I started 2022 with so much hope and optimism for the year ahead after a particularly trying 2021. I was the Principal of a multi-award winning drama college which had somehow managed to be “saved” after announcing that it would be closing in September 2021. In an era when it felt like nobody had a good word to say about drama training, the “save” felt particularly significant and life-affirming.
After 14 years we had finally seen a glimmer of hope RE: long-terming funding for our students when Trinity College London changed their validation criteria allowing us for the first time to apply for a formal level 6 qualification. A qualification that would finally give our students access to serious government funding streams. I entered 2022 with a (metaphorical) skip in my step.
That optimism stayed with me right until July, when suddenly everything came crashing down. A benefactor pulled out, and the pre-validation assessment that we eventually received from Trinity some 4 months later than planned was a farce. We needed one or the other to ensure the long-term security of the college yet within the space of a few days we had lost both. We kept the faith for the first few weeks as the Trinity pre-validation assessment was so ridiculous I felt sure that we’d just get an apology and get sent the report that was originally discussed with me back in March. . . but of course that’s not how the story went.
So on September 11th 2022, The MTA closed its doors for the last time after 14 years of training, with an unblemished track record, with every single student leaving the college having secured independent agent representation – even the 6 1st years that had their training cut short were signed by the time we closed.
As I slowly began to process the shitstorm that had been the last few months, I also realised that The MTA closing also meant the end of my teaching career. So two milestones for the price of one there. What a difference a year makes.
Here’s my takeaway on it all though (if you’re at all interested). The past few years have been (and indeed continue to be) horrific for our industry. We hear time and time again about the impact of Brexit and covid on an industry that’s always walked a tightrope at the best of times. Just this week The Stage ran an article about how Producer’s mental health was suffering under the strain of the world right now. When the world was in lockdown we all spoke about building back better.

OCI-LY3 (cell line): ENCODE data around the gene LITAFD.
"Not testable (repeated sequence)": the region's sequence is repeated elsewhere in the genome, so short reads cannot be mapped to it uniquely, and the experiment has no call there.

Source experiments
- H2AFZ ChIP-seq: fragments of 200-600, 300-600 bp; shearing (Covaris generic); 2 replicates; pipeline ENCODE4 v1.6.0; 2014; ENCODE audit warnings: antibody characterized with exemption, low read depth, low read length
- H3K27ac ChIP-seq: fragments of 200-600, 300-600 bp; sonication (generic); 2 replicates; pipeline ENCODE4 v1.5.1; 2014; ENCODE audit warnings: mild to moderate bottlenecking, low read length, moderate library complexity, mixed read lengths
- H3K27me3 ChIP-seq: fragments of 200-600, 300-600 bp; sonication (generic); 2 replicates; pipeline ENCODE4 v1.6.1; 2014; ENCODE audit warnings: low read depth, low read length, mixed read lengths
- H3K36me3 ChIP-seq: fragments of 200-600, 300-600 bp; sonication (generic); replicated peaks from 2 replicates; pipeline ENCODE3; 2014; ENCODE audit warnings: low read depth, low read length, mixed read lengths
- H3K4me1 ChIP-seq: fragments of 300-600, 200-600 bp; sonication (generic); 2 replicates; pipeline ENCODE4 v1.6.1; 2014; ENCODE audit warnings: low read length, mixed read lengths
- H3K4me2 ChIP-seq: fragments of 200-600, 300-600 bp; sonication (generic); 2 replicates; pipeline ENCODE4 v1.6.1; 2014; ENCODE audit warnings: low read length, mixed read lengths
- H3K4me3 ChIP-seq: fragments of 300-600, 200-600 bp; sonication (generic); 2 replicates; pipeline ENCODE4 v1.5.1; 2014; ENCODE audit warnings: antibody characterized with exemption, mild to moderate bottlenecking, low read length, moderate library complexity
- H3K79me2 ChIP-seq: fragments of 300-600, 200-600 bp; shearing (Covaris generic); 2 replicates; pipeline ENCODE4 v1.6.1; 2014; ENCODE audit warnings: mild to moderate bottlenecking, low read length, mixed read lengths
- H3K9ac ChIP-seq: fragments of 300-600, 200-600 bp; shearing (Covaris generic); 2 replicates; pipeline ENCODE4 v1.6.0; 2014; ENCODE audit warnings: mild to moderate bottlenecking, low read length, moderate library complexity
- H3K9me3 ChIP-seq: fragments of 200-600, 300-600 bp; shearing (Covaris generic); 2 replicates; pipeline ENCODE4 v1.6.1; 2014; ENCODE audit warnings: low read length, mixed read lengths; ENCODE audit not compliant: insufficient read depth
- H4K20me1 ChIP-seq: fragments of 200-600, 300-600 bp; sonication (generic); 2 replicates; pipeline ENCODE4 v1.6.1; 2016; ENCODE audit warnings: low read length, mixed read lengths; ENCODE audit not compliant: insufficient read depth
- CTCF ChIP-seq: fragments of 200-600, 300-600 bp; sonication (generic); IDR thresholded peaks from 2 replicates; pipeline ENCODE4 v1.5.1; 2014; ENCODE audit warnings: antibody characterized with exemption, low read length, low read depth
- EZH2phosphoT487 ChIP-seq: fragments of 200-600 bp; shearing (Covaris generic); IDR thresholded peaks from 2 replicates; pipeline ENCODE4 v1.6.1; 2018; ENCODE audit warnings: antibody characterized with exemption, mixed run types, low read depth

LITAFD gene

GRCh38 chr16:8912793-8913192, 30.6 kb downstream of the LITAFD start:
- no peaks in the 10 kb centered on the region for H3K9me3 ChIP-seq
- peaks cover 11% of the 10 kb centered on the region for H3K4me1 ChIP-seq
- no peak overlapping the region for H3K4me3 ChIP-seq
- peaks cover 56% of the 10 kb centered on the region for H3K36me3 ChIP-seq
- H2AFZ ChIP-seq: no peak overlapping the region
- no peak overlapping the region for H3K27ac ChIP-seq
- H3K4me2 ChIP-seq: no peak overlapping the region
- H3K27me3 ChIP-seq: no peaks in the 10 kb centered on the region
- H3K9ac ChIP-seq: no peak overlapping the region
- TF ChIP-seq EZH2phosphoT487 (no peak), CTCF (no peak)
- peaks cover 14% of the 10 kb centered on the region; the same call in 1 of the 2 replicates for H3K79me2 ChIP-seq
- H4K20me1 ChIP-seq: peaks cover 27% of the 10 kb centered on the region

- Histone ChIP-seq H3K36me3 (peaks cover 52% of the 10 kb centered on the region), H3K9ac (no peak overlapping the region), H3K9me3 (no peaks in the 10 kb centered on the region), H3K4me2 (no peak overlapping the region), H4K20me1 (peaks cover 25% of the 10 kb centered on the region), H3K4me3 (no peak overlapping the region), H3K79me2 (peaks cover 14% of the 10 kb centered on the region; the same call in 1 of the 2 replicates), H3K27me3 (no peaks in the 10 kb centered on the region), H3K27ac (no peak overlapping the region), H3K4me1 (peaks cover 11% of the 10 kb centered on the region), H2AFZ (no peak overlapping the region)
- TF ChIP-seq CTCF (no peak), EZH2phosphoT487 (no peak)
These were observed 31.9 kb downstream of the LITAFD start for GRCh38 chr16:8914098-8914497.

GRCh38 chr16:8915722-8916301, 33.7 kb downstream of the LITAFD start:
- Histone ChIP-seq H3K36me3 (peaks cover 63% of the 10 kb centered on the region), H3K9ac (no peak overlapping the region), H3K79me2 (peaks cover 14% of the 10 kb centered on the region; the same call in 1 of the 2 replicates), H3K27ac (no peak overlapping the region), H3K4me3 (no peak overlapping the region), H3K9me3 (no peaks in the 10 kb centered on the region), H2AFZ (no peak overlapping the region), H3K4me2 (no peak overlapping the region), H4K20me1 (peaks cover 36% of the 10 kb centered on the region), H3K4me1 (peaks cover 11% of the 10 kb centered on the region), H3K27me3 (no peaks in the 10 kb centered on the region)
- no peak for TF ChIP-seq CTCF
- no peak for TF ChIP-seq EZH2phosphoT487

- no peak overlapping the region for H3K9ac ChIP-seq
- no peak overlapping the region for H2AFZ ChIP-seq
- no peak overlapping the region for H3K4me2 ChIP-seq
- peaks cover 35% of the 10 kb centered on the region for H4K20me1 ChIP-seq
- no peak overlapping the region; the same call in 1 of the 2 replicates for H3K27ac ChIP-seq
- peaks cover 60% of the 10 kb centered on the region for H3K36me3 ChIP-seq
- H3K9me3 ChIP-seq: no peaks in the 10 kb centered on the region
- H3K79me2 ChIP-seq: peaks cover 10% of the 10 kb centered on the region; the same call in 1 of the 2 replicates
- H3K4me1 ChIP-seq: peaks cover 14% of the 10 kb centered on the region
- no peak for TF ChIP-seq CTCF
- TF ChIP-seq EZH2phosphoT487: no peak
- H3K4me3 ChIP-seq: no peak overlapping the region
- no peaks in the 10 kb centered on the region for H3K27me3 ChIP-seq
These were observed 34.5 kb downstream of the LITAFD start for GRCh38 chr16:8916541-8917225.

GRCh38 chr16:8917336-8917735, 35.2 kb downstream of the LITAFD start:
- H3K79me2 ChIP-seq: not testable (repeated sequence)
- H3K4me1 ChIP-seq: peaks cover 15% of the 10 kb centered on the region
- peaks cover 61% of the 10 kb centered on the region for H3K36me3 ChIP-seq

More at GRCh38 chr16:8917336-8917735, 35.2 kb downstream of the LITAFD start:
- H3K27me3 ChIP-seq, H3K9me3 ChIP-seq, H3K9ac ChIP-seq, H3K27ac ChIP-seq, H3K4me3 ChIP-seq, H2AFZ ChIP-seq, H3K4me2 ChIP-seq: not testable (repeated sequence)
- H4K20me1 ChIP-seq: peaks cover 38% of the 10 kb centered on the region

With the #time4change mental health charter for the arts The MTA changed the narrative in our industry around mental health. We started the conversation that so many other people and organisations are now able to have. Back then it wasn’t fashionable to discuss people struggling, but we did it. If you want to facilitate change you have to keep plugging away at it. 6 years ago I felt like a stuck record, batting off all the detractors telling me to shut up about mental health – the idea being that if you don’t talk about a difficult subject, the difficulty will just disappear.
Fast forward to now and yet another record is stuck as I attempt to hold Trinity accountable for their treatment of The MTA. As with #time4change I’m once again not fighting for myself, or my college (RIP), but for an industry that I truly believe in. If we fail to hold Trinity to account for the lies, threats and gaslighting that they subjected us to, then every other college needing their validation is at risk too as they remain the gatekeepers to the main source of government funding for vocational colleges.
Discovering that organisations such as Trinity state boldly in press releases that they’re regulated by OfQual but fail to acknowledge that no application to validation is covered by a regulatory body was a shocker – especially when we were left with so many unanswered questions
Trinity hope that the questions will vanish a bit like the college – unfortunately for them I still have a few avenues left to try.
I’d like to take a moment though to give huge thanks to the friends and colleagues that have also fought for the truth with me. Who have read the evidence, seen the whistleblower statements, and who like me, agree that there are serious questions that need answering. I raise a glass to the people that have unwaveringly stuck with me to get to the truth.
What saddens me a bit though are the people who like with #time4change, purport to be activists in our industry, fighting for change, putting out the right form of words on their socials to make it look like they’re advocating change, but when it comes to it do nothing. They are activists for “likes” and “follows” only. The people that keep their heads down because they’re worried that if they speak out – they themselves (or their colleges) will be at risk.
Our industry will never change unless we all stand together against the things that are wrong. However, what is disappointing is that people seldom keep fighting for something unless they are directly impacted by it. So to those people who like to think of themselves as revolutionary and on the right side of history, please remember that actions speak so much louder than words, and change takes a long time to implement – but it’s always worth it.
So here’s to 2023 . . . and here’s to accountability. . . plus of course the long-awaited book . . . just got to finish that last chapter 😉